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Living Car Free Do you live car free or car light? Do you prefer to use alternative transportation (bicycles, walking, other human-powered or public transportation) for everyday activities whenever possible? Discuss your lifestyle here.

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Old 10-18-10, 12:02 AM   #1
That Linux Guy
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Why I'm car free.

I've had friends, family and co-workers all tell me I'm crazy for not having a car. Many others often sort of talk down to me and give the vibe that I'm poor or something just because I choose not to spend major money on something that just doesn't fit into my lifestyle.

As such, to explain (and partially to vent it out), I've explained why I choose not to live by car but by bicycle.

While my friends and family could care less as they speed around in their cars, I figured that many of you here could relate to it a lot more. Let me know what you think. I've included the link below.

http://thatlinuxguy.wordpress.com/bike-stuff/
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Old 10-18-10, 02:09 PM   #2
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Wow, that's a long post. I read most of it. I can't say I agreed with everything you wrote, but it was interesting and well-written. Thanks for sharing!
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Old 10-18-10, 02:32 PM   #3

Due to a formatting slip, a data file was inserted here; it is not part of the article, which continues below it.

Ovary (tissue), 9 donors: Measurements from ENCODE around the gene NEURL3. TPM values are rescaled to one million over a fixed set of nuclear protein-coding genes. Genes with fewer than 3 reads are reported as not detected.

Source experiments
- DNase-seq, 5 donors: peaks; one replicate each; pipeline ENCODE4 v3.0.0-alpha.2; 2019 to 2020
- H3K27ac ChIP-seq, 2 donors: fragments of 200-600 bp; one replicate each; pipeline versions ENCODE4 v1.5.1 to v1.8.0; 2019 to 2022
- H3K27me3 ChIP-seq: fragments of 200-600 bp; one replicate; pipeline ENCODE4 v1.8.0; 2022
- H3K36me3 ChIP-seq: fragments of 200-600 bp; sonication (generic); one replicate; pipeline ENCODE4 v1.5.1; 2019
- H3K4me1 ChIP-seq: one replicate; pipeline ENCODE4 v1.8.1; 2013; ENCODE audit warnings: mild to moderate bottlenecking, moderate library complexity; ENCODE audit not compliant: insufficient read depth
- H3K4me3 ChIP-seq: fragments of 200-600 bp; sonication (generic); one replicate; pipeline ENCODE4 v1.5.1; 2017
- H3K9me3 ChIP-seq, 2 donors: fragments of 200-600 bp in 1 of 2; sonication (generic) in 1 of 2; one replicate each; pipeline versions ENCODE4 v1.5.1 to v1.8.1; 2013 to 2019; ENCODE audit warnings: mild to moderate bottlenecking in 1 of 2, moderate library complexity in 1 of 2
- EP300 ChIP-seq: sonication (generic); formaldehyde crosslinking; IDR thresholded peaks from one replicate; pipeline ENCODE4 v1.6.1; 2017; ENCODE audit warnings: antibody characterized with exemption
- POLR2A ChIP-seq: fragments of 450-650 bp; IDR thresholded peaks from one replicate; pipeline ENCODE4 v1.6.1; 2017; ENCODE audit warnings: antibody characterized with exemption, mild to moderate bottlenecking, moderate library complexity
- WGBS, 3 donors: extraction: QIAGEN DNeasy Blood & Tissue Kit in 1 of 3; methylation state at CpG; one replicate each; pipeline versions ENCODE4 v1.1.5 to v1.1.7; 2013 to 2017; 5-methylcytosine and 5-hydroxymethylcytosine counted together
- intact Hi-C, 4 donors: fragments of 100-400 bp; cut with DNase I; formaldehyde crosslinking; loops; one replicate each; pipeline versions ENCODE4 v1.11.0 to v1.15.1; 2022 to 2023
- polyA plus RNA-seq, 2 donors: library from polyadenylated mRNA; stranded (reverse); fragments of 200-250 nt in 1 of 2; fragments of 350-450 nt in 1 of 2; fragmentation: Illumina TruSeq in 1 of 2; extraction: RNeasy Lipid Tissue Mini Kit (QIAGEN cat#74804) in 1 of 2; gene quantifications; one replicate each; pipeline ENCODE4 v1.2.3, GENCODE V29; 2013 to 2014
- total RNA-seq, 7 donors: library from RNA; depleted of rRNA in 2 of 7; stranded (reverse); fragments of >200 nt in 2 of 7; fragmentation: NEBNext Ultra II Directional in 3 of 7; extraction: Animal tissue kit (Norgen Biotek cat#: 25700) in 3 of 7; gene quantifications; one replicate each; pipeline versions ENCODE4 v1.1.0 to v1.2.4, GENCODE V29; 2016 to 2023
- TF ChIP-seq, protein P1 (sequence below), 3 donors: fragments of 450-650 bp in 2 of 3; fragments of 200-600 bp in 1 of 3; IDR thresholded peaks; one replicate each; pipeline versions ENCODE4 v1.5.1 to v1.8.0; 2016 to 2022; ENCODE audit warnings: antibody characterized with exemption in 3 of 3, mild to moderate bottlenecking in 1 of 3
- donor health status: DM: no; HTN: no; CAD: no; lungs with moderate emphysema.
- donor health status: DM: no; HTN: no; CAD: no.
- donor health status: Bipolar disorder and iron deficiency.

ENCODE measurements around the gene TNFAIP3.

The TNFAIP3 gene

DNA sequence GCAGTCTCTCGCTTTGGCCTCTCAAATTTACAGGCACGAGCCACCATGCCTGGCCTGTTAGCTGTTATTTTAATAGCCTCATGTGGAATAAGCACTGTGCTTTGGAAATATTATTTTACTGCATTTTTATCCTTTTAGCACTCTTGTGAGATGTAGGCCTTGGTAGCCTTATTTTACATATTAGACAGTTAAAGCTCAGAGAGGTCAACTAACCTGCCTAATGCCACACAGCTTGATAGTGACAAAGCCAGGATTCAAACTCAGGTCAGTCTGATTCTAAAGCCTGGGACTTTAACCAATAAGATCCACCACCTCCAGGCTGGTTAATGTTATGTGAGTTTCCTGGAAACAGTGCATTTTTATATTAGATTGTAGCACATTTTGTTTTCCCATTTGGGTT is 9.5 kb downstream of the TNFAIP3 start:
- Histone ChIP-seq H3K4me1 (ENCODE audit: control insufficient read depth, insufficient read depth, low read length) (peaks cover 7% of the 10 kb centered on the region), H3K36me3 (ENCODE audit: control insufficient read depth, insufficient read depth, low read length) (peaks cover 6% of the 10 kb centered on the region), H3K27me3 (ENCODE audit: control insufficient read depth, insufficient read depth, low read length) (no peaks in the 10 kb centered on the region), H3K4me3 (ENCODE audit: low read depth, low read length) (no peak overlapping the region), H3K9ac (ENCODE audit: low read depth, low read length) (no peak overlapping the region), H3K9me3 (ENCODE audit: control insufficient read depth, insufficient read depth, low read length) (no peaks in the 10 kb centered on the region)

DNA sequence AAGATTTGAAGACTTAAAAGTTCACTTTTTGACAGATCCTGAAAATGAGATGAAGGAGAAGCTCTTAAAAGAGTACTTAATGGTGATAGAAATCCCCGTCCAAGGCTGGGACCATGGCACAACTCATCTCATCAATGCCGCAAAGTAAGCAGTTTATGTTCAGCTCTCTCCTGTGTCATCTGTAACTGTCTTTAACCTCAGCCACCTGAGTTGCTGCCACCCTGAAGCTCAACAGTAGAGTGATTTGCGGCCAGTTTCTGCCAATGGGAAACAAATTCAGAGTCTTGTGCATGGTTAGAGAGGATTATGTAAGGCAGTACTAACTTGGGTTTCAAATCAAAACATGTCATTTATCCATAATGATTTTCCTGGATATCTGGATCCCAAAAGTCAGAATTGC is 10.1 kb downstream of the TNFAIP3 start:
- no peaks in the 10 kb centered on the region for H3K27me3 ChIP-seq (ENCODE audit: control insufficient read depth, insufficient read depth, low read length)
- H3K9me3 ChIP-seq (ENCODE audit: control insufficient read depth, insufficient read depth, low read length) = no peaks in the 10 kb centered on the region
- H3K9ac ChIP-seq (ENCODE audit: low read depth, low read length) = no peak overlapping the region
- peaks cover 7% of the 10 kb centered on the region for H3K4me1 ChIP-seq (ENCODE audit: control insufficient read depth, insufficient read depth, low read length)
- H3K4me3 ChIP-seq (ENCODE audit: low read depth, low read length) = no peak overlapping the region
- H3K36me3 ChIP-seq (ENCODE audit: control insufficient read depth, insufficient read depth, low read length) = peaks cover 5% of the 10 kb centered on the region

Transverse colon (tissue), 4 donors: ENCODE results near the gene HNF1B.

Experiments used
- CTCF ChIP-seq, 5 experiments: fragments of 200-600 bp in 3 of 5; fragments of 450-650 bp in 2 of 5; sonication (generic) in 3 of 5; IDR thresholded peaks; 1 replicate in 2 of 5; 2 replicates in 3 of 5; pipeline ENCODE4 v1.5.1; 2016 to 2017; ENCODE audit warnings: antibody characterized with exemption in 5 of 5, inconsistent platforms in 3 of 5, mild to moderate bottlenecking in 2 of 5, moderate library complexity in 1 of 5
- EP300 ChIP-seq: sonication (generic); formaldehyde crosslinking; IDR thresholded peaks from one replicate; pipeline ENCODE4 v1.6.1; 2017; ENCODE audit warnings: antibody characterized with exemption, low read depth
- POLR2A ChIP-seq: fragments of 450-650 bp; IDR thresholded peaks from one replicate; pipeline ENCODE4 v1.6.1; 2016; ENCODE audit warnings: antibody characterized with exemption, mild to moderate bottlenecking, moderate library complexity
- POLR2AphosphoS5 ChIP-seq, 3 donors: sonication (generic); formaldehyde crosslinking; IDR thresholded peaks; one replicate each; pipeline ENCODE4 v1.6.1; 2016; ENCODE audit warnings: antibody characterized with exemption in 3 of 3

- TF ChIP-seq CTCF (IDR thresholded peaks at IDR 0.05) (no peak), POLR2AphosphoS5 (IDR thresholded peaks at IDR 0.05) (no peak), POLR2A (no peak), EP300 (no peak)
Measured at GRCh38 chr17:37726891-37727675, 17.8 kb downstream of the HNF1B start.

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I liked what you had to say, partly because the issue you're addressing goes far beyond going car-free. You're talking about money, value and living within your means. That's something separate from car-free or car-light living, although going car-free or car-light can be an important component in living within your means.

There are costs involved with driving. Many costs. The obvious ones are the price of the car and the price of fuel. Both of those must be considered. But there are also costs such as licensing, insurance and registration, maintenance and repairs and parking. Even a free car comes with most of those costs. Too often, cars are seen as bringing freedom, but when that freedom means spending time at work to pay for the car-related costs, it loses its lustre.

You've made the transition to a car-free life because of the financial aspect. Great. What happens next, whether you remain car-free, whether you go car-light or whether you abandon your present lifestyle entirely, will depend on your attitude. Your financial situation will soon improve and at that point, your preferred transportation will become a matter of choice rather than economic necessity. If cycling and other car-free methods of transportation become enjoyable now, your choice will be quite different than if you see your present transportation as a way of coping with a present hardship.